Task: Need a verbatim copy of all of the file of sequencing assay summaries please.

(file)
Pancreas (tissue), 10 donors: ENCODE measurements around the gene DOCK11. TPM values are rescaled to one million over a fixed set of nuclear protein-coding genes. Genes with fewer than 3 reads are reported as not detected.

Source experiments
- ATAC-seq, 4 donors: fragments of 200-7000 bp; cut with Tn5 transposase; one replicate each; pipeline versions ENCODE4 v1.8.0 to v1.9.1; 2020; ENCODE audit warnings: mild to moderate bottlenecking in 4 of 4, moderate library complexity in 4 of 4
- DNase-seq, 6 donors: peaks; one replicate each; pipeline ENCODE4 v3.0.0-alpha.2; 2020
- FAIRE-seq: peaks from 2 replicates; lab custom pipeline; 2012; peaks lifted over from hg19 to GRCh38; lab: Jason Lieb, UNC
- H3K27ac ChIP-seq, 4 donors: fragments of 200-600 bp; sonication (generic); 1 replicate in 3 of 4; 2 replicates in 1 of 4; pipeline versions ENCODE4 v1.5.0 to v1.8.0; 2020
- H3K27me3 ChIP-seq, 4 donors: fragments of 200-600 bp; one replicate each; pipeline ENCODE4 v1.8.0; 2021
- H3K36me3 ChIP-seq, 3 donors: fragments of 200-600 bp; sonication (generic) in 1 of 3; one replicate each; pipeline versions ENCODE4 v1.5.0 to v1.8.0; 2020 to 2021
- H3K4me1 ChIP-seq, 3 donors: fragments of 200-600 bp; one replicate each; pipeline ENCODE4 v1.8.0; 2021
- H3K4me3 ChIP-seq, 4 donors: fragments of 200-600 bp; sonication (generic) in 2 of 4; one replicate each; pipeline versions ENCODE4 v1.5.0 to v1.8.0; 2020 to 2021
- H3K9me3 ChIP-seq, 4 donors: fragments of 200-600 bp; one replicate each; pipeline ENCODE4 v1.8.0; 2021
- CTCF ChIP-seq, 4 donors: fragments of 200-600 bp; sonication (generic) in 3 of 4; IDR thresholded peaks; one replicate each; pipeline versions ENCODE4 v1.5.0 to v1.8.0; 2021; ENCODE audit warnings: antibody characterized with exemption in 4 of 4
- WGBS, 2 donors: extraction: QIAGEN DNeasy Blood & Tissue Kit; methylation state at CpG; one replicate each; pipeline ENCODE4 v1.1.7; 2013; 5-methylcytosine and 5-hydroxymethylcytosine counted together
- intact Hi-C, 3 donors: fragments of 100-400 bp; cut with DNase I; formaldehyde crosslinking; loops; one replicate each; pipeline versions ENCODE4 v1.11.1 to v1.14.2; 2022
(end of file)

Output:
Pancreas (tissue), 10 donors: ENCODE measurements around the gene DOCK11. TPM values are rescaled to one million over a fixed set of nuclear protein-coding genes. Genes with fewer than 3 reads are reported as not detected.

Source experiments
- ATAC-seq, 4 donors: fragments of 200-7000 bp; cut with Tn5 transposase; one replicate each; pipeline versions ENCODE4 v1.8.0 to v1.9.1; 2020; ENCODE audit warnings: mild to moderate bottlenecking in 4 of 4, moderate library complexity in 4 of 4
- DNase-seq, 6 donors: peaks; one replicate each; pipeline ENCODE4 v3.0.0-alpha.2; 2020
- FAIRE-seq: peaks from 2 replicates; lab custom pipeline; 2012; peaks lifted over from hg19 to GRCh38; lab: Jason Lieb, UNC
- H3K27ac ChIP-seq, 4 donors: fragments of 200-600 bp; sonication (generic); 1 replicate in 3 of 4; 2 replicates in 1 of 4; pipeline versions ENCODE4 v1.5.0 to v1.8.0; 2020
- H3K27me3 ChIP-seq, 4 donors: fragments of 200-600 bp; one replicate each; pipeline ENCODE4 v1.8.0; 2021
- H3K36me3 ChIP-seq, 3 donors: fragments of 200-600 bp; sonication (generic) in 1 of 3; one replicate each; pipeline versions ENCODE4 v1.5.0 to v1.8.0; 2020 to 2021
- H3K4me1 ChIP-seq, 3 donors: fragments of 200-600 bp; one replicate each; pipeline ENCODE4 v1.8.0; 2021
- H3K4me3 ChIP-seq, 4 donors: fragments of 200-600 bp; sonication (generic) in 2 of 4; one replicate each; pipeline versions ENCODE4 v1.5.0 to v1.8.0; 2020 to 2021
- H3K9me3 ChIP-seq, 4 donors: fragments of 200-600 bp; one replicate each; pipeline ENCODE4 v1.8.0; 2021
- CTCF ChIP-seq, 4 donors: fragments of 200-600 bp; sonication (generic) in 3 of 4; IDR thresholded peaks; one replicate each; pipeline versions ENCODE4 v1.5.0 to v1.8.0; 2021; ENCODE audit warnings: antibody characterized with exemption in 4 of 4
- WGBS, 2 donors: extraction: QIAGEN DNeasy Blood & Tissue Kit; methylation state at CpG; one replicate each; pipeline ENCODE4 v1.1.7; 2013; 5-methylcytosine and 5-hydroxymethylcytosine counted together
- intact Hi-C, 3 donors: fragments of 100-400 bp; cut with DNase I; formaldehyde crosslinking; loops; one replicate each; pipeline versions ENCODE4 v1.11.1 to v1.14.2; 2022